Plaintiff applied for a total of thirty-four Clerk I and 1/Trainee positions at SUNY Upstate over a period from February of 2011 through January of 2012. Id. at pp. 11, 38-39. At least twenty-two of the positions were filled by others. Id. at p. 11. None of the positions were offered to Plaintiff. Id.

Defendant Baldwin is the SUNY Upstate Human Resources Department employee to whom Plaintiff sent his May 24, 2011 application for the position of Hospital Patient Services Clerk I, a position that was filled by someone else. Id. at 7-8, 38. The only factual allegations in either of Plaintiffs' Complaints with regard to Baldwin are that she was a human resources recruiter at SUNY Upstate and that she called Plaintiff to let him know that his "application will be referred to the hiring manager for consideration." (Dkt. No 1 at ¶ 6.) Plaintiff has included his job application letter of May 24, 2011 to Baldwin and follow up letter to her of August 1, 2011 as exhibits to his Title VII Complaint. (Dkt. No. 1-1 at pp. 7-8.)

On March 5, 2012, Plaintiff filed a complaint against Defendants SUNY Upstate and Baldwin with the New York State Division of Human Rights ("NYSDHR") alleging discrimination based upon disability, national origin, race, and his prior criminal conviction . Id. at pp. 10-15. The NYSDHR found no probable cause that SUNY Upstate had engaged in discriminatory conduct. Id. at p. 40-41. The Equal Employment Opportunity Commission ("EEOC") issued a right to sue letter on October 26, 2012. (Dkt. No. 1 at 9.) The two Complaints in this action were filed on December 5, 2012.*fn4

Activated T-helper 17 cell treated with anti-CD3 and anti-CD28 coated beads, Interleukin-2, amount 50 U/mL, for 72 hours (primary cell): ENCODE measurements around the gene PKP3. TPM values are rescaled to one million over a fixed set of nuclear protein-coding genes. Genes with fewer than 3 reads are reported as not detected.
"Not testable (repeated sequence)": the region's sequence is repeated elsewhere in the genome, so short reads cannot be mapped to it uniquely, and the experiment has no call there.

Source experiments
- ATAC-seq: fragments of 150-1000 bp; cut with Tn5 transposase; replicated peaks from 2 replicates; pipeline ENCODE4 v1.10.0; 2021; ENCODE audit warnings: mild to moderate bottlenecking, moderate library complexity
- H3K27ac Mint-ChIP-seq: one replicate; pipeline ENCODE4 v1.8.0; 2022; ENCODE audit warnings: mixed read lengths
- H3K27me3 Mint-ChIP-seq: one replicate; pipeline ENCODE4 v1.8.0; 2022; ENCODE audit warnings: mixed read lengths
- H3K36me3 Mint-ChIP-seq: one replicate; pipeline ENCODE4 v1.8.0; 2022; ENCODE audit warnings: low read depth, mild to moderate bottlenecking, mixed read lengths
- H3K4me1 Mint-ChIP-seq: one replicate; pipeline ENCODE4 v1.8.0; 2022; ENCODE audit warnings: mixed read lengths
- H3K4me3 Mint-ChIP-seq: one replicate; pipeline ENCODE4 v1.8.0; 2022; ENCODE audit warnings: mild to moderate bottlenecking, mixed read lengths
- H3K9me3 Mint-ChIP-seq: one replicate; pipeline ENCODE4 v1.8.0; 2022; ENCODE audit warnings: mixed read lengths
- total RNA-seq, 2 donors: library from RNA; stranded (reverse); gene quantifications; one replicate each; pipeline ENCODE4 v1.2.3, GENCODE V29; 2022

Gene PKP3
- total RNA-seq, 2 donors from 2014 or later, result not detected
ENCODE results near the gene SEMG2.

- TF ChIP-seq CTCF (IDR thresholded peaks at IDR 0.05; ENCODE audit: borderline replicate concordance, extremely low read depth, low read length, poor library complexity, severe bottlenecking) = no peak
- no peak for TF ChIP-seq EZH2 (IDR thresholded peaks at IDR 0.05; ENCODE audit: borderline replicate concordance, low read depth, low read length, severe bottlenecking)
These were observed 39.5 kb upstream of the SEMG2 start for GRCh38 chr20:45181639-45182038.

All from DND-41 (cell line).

After reviewing Plaintiff's in forma pauperis application (Dkt. No. 5), the Court finds that Plaintiff may properly proceed with this matter in forma pauperis.


28 U.S.C. § 1915(e) directs that when a plaintiff is permitted to proceed in forma pauperis, " the court shall dismiss the case at any time if the court determines that . . . the action . . . (I) is frivolous or malicious; (ii) fails to state a claim on which relief may be granted; or (iii) seeks monetary relief against a defendant who is immune from such relief." 28 U.S.C. § 1915(e)(2)(B)(I)-(iii).

In determining whether an action is frivolous, the court must look to see whether the complaint lacks an arguable basis either in law or in fact. Neitzke v. Williams, 490 U.S. 319, 325 (1989). "An action is frivolous when either: (1) the factual contentions are clearly baseless, such as when the claims are the product of delusion or fantasy; or (2) the claim is based on an indisputably meritless legal theory." Livingston v. Adirondack Beverage Co., 141 F.3d 434, 437 (2d Cir. 1998) (citations and internal quotation marks omitted). Although extreme caution should be exercised in ordering sua sponte dismissal of a pro se complaint before the adverse party has been served and the parties have had an opportunity to respond, Anderson v. Coughlin, 700 F.2d 37, 41 (2d Cir. 1983), the court still has a responsibility to determine that a claim is not frivolous before ...